The Bank’s liquidity challenge remains a key challenge for the sector given the bank’s constrained financial disbursements to support production.

While most of the agricultural sector can continue with production activities, challenges remain for several agribusinesses within the value chain.


In 2025 the Land Bank should be a one stop shop, to be able to completely look after the farmer.

Strategic direction:

The Bank is aiming to be sustainable, focus on development, client service, and improve its internal controls.

Timelines for finalisation of 2019/2020 Annual Report:  

The Bank expects its report to be tabled in Parliament in November 2020.


The Chairperson thanked Mr Kanana and asked National Treasury if it would like to provide brief input. The Committee supported National Treasury’s allocation of R3 billion to the Land Bank, in the Committee’s Special COVID adjustments budget. However, the Committee expressed concern about the Land Bank being nowhere near as efficient and effective as it could be, acknowledging some issues are beyond the bank’s control. The Committee said if the money was given to the bank, Treasury should exercise more effective oversight.

The Chairperson asked National Treasury if it would like to provide input.

Mr Lefentse Radikeledi, Director: Development Finance Institutions (DFI), National Treasury, confirmed National Treasury provided R3 billion to the Land Bank to assist with its recapitalisations. The Bank is aware conditions for utilisation of the money for the Bank’s recapitalisations were indicated by Treasury. National Treasury participates in the Land Bank’s restructuring committee meetings every week.

Treasury is involved in the process of the Land Bank’s discussions with its lenders regarding how the Land Bank will be restructured, and how it should reform its debt book. National Treasury is in close collaboration and contact with the Bank and with what happens daily. The Bank started to feel Treasury interfered too much with its operational matters, which it is not doing. Treasury is ensuring it stays close to what happens, to avoid any surprises.

The Chairperson said National Treasury’s full involvement with the Bank is expected, as Treasury is meant to defend the public first. However, this does not entail an interference with the Bank’s operational issues, unless there are issues which undermine the Land Bank’s role, its legislative mandate, and the responsibilities it must fulfil.

The Chairperson opened the floor for questions.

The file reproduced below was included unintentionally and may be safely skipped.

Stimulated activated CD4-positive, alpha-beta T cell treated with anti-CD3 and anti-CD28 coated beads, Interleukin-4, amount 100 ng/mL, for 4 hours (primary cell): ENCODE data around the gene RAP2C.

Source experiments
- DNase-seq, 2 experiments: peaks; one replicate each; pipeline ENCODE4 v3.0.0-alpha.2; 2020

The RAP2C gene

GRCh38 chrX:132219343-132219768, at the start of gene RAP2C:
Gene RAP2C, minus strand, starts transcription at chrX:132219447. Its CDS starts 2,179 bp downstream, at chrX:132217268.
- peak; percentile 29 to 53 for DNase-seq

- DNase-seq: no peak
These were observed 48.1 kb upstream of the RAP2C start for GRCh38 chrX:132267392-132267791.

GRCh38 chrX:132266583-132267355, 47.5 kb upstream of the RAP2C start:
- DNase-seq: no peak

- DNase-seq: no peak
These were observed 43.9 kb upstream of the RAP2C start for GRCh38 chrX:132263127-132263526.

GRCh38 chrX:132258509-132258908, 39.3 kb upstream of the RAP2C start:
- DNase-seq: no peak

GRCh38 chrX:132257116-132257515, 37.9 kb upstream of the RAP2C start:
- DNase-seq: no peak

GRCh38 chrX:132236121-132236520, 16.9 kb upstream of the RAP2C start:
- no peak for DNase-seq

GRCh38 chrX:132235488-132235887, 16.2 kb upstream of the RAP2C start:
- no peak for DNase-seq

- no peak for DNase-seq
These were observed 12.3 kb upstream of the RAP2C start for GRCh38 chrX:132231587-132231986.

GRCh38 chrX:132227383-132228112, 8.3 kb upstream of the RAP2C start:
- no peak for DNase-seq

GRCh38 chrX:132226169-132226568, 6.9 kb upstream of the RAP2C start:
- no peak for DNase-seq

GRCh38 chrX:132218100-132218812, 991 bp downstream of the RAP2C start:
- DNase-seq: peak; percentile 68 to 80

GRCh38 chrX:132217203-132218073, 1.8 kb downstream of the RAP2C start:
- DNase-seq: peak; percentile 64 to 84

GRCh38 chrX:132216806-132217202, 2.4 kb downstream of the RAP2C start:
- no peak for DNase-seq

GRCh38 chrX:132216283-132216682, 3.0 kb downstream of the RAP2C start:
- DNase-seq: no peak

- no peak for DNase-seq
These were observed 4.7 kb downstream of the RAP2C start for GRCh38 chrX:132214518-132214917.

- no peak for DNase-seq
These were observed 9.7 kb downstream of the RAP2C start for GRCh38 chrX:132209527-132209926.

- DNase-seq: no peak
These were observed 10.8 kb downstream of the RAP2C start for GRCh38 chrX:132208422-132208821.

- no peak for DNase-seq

Mr D Ryder (DA, Gauteng) said it is difficult to interrogate such a complex issue, given the presentation was sent the night before.

Mr S Du Toit (FF+, North West) appreciated the Land Bank’s honesty about its current financial situation, acknowledging it is in a critically financially unstable position. Currently, the Land Bank only receives reinvestments and sureties from the government to ensure it has more money to spend. The Bank confirmed its bad debt from the non-performing loans by lenders is quite tremendous – R6.4 billion, if not mistaken – and the Bank intends to borrow another R5 billion from government. This still leaves the Bank with a loss.

The Bank alluded to its possible consideration of non-insurance in the future. This means not making insurance a prerequisite for a loan but only an encouragement for lenders to make use of it. The question is how many months have gone by with lenders not paying loans with loan insurance not as part of the loan package. It is reckless to provide money without loan insurance knowing this is a high-risk area.

In its presentation, the Land Bank gave a few solutions to ensure more funding is available. However, there are no concrete plans on the table illustrating how more funds will be generated by the Bank itself. It seems the Bank is a distribution entity as funds are coming in and funds are going out. It is circulating funds without generating more money, to assist more farmers to enter the agricultural sector.

The Land Bank said a recycling loan is taking place. It confirmed at the beginning of the year, it borrows money at a higher interest rate, and it lends those funds at a lower interest rate to farmers. This way it makes a loss for itself. This is a wasteful expenditure. The Bank is looking at implementing a new structure in the future. To date, this is not rectified.